A bulging Photos Library that consumes 30GB of iCloud storage has led Sante Kotturi to want to offload all their current images and videos, and start fresh. But Sante wants to store the existing media securely and for a long time.
I thought of just copying the Photos Library file in User/[me]/Pictures onto an external drive, but this runs into a problem if you try restoring it after changes to macOS Photos make the file format incompatible.
My next thought was to export all 7,000 photos and videos, and then delete all the photos. Wait for iCloud photos to sync, which will probably take the full 30 days for deleted photos to disappear.
Despite thousands of questions about Photos, no one has ever asked for advice on this particular combination of factors, so it deserves tailored set of answers.
Copying Photos Library and compatibility. I definitely see Sante’s concern here. You can simply copy the library file and then, whenever you want access to it, quit Photos, hold down the Option key while launching it, and then select that copied library. However, what if Apple changes the library format so much it’s unreadable in the future?
Over a several-year period, this seems unlikely to me. The Photos app can import iPhoto 8.0 and later libraries, and 8.0 shipped January 2009. That’s a long span. Conceivably, Photos 1.0 and later libraries will be readable for years to come, too. Even if the library file is unreadable, you can open it as a package (Control-click and select Show Package Contents) and retrieve full-resolution original images.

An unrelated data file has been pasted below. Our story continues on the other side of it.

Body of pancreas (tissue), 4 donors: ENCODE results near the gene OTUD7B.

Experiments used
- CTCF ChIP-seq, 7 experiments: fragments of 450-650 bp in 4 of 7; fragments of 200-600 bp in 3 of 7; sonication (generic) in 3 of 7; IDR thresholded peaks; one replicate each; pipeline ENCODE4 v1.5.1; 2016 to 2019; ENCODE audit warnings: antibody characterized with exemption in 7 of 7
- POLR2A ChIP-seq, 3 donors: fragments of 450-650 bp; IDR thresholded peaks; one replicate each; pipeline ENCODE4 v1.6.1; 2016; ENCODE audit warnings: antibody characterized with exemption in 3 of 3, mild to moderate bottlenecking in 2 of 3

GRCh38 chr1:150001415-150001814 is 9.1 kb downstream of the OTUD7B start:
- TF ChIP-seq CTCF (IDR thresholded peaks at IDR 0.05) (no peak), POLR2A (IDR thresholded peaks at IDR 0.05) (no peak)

Exporting all images. I’d suggest doing this as a secondary move, rather than a primary one. When you export from Photos, you have to choose between unmodified and modified media. If you choose unmodified, any edits you’ve made to images and videos aren’t exported. If you choose modified media, you lose the full resolution of the original, especially with raw files. (You could export as two sets: one modified and one unmodified.)
Emptying the iCloud-linked library. Deleting everything isn’t a bad idea, because the deletions will be synced. However, you don’t have to wait. After deleting, select the Recently Deleted Album from the sidebar, and then click Delete All in the upper-right corner.
Ask Mac 911
We’ve compiled a list of the most commonly asked questions we get, and the answers to them: read our super FAQ to see if you’re covered. If not, we’re always looking for new problems to solve! Email yours to email@example.com including screen captures as appropriate. Mac 911 cannot reply to email with troubleshooting advice nor can we publish answers to every question.